Join Chad Chelius for an in-depth discussion in this video Using the Tags pane, part of Acrobat DC: Creating Accessible PDFs.
- The Tags pane if you recall, determines the order the content will be read, using screen reading software which is very important. But it also identifies elements semantically which is also important. By tagging content based on its purpose, you're providing logic and context to the content itself. For example, by tagging items as a heading or a list or a caption, you're giving meaning to the content. Remember, in the video earlier in this course, where I talk about the experience using screen reading software.
We saw that without proper context, it's the equivalent of reading a newspaper or magazine that is set in all 12 point text. There's no way to determine what's a heading or what's a caption. Let's take a look at how the Tags panel give us this control when remediating a PDF file. Now, I'm actually going to open up the Order pane real quickly, just so you can see that the reflow order is in fact correct. But if we switch over to the Tags pane, we can see here that the order might not be what we're expecting.
So let's take a look at what this is. What I want to make sure you do is in the Options button at the top, you wanna make sure that Highlight Content is chosen. And the reason I do that is because as I click on a particular tag, it highlights the object that is tagged with this tag. So you can see the first thing I click on is the Heading Level 1 element, and that's the Employee Manual. And then I click on the <Figure> and that's the Globe Bank International. I probably want the Globe Bank International to be read first.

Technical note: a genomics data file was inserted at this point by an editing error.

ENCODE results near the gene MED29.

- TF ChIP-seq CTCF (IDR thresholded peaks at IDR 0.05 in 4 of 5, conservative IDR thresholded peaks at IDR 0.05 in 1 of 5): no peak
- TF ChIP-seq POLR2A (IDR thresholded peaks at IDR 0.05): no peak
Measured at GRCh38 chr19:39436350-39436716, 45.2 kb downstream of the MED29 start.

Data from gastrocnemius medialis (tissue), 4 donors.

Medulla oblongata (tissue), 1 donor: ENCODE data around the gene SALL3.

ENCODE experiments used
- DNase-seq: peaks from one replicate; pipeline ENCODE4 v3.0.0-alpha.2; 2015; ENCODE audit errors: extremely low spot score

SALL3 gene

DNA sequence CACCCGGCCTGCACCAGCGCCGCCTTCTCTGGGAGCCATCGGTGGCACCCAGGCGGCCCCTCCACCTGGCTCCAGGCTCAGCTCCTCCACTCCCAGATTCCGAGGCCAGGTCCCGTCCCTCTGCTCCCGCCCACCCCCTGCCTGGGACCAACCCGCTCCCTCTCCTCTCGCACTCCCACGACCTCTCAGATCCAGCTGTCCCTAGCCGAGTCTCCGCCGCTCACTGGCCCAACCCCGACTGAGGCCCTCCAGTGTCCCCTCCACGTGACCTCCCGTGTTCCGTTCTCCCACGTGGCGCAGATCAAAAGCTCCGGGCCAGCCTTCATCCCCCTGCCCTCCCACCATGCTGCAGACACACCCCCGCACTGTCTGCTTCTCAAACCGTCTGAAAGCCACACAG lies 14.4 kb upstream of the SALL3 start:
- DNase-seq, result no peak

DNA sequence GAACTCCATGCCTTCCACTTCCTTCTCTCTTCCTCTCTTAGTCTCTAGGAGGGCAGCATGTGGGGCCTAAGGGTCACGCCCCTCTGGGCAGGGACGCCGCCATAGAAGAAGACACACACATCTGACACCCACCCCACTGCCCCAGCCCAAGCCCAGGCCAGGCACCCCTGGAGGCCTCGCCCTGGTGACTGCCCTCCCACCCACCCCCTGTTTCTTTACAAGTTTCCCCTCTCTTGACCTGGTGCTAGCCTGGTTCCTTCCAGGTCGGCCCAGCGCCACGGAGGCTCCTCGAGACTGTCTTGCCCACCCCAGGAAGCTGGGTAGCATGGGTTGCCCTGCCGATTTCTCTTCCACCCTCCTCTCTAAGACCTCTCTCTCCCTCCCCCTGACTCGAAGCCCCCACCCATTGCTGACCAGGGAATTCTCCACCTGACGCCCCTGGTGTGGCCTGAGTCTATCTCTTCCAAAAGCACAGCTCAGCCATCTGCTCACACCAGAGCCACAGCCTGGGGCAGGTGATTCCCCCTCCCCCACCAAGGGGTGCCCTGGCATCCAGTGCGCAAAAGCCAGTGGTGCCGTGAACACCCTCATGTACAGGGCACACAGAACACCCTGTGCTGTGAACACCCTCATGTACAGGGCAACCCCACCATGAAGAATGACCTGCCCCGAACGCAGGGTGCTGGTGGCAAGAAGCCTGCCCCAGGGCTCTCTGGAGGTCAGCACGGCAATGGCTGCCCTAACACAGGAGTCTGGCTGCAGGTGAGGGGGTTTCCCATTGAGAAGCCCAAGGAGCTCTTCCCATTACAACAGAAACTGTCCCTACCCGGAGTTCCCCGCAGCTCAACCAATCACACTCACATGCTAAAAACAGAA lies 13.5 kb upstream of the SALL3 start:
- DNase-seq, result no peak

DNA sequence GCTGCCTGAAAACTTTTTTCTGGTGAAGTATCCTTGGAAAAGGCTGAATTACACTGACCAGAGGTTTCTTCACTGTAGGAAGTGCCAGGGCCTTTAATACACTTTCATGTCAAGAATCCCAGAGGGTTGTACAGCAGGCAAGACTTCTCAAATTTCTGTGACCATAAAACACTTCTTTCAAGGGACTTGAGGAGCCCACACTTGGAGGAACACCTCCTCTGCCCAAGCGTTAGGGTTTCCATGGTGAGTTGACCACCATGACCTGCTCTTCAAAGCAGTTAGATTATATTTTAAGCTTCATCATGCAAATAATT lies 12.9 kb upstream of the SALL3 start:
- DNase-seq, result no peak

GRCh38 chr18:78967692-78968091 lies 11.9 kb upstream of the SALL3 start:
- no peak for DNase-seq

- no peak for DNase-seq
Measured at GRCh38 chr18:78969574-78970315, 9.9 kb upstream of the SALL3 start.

So what I do is in the Tags panel, I can just click on the <Figure> tag and drag it, to re-order it in the order I want it to appear. And so now, when I click on <Figure>, that's the first thing that's read. I can actually use the up or down arrow keys on my keyboard to just kinda tap the down arrow key to see what's being read next. So then we have Employee Manual, then you can see that this text is read all the way down at the bottom. So we're gonna drag that and re-order it so that now it goes <Figure>, <Heading1>, the revised text, and then the authored and approved by text.
The next thing that is being read is this object here. And this has a double problem, if you will, because it's tagged incorrectly but it's also being read in the wrong order. So, the first thing I'm gonna do is change the order. I'll drag this Paragraph tag below the Heading Level 1, so now we have the Heading Level 1, and then this is being read, which is correct. But this shouldn't be a Paragraph tag, so if I right click on that tag and choose Properties, this will bring up the Object Properties dialog box where I can change the Type of tag that's being applied.
So if I click on the drop down menu, I'm gonna scroll to where it says Heading Level 2, I'll choose that option and now you can see it's being tagged using a Heading Level 2. The nice thing about this dialog box is you can actually continue working without closing out of that dialog box. You notice I'm clicking on these objects while the dialog box is open. So, this we can change to a Heading Level 2, and then we can go ahead and close this. Now, as I continue moving down, yeah, things seem to be properly tagged.